The vocabulary of soteriology has been applied by theologians to the contemporary realities of the nation-state, capitalism, consumerism, and globalization. The basic case is that the political arrangements that have arisen out of the modern nation-sate have an intrinsically soteriological pretension built into them. The modern nation-state, and the market of global capitalism that has emerged from it are here to “save” us. And chiefly, of course the modern nation-state is here to save us from that fanatical practice that is religion!
Following William Cavanaugh and others who have taken this tack in critiquing the modern nation-state, I would agree that a theological narration of globalization and consumerism through the lens of soteriology is indeed possible, and I would add essential for the church today. The current realities of globalization, consumerism and visual media are best understood theologically as the embodiment of a false soteriologybuilt upon a pseudo-theology falsely masquerading as a “secular”, “neutral” reality. These global realties, driven as they are by their false soteriology seek to subvert any social body which would claim to embody an alternative vision of human redemption. It is in this context that these global forces have sought – and largely achieved – the fragmentation and compromise of the church.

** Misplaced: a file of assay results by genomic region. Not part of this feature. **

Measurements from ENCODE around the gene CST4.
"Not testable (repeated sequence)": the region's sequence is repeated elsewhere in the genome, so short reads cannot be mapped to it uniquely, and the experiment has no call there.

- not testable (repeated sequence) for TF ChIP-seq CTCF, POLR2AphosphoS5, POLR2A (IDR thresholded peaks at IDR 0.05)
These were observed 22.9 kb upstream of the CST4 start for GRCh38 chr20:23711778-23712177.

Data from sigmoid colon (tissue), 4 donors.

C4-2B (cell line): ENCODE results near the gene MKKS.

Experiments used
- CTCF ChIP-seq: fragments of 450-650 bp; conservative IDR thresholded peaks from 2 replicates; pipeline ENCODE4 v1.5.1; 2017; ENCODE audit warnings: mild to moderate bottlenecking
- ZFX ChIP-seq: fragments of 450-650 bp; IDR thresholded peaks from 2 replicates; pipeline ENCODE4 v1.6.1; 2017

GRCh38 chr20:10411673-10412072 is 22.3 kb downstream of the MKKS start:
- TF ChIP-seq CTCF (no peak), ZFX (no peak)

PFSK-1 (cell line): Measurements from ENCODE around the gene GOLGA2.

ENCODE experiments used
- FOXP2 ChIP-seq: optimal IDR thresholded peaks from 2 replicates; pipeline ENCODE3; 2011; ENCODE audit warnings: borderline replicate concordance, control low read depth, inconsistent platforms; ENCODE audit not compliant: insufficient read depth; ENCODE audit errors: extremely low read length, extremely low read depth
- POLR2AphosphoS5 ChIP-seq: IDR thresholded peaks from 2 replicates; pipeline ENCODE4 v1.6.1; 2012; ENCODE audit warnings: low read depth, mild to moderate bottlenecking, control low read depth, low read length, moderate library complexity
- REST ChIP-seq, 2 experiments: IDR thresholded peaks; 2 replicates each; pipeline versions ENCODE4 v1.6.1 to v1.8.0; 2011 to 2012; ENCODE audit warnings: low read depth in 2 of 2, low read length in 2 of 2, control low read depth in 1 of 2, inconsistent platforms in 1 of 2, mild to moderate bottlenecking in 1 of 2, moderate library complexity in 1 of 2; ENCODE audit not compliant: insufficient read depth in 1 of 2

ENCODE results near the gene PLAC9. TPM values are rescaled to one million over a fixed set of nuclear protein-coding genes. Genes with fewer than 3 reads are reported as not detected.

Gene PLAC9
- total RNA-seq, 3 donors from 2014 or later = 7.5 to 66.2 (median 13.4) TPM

The soteriology of global consumerism is in large part the culmination of the project of the modern nation-state in which the soteriology of global consumerism had its genesis. This soteriology centers around two key foci, that are, I would argue, parodies of central elements of the church and its narrative. These parodies are embodied by (1) the displacement of Christ in favor of a messianically conceived nation-state and (2) a totalizing global market economy in place of the church catholic. Corresponding to this, the three central practices of the church, the radical reorientation of life brought about in baptism, the sustaining consumption of the Eucharist and the proclamation of the Word are replaced with allegiance to the nation-state, consumerism and the indoctrinating word of propaganda through pervasive visual media.
I think it would be helpful to examine precisely how these parodies take place in contemporary culture. Is the contemporary political configuration in the West truly a simulacra of the body of Christ. How is allegiance to the nation-state (patriotism) a parody of baptism? How is consumerism a parody of the Eucharist? How is the ubiquious nature of visual media and propaganda parody of Christian proclamation of the Word? Doe these correspondences hold up under scrutiny? I invite any comments on this.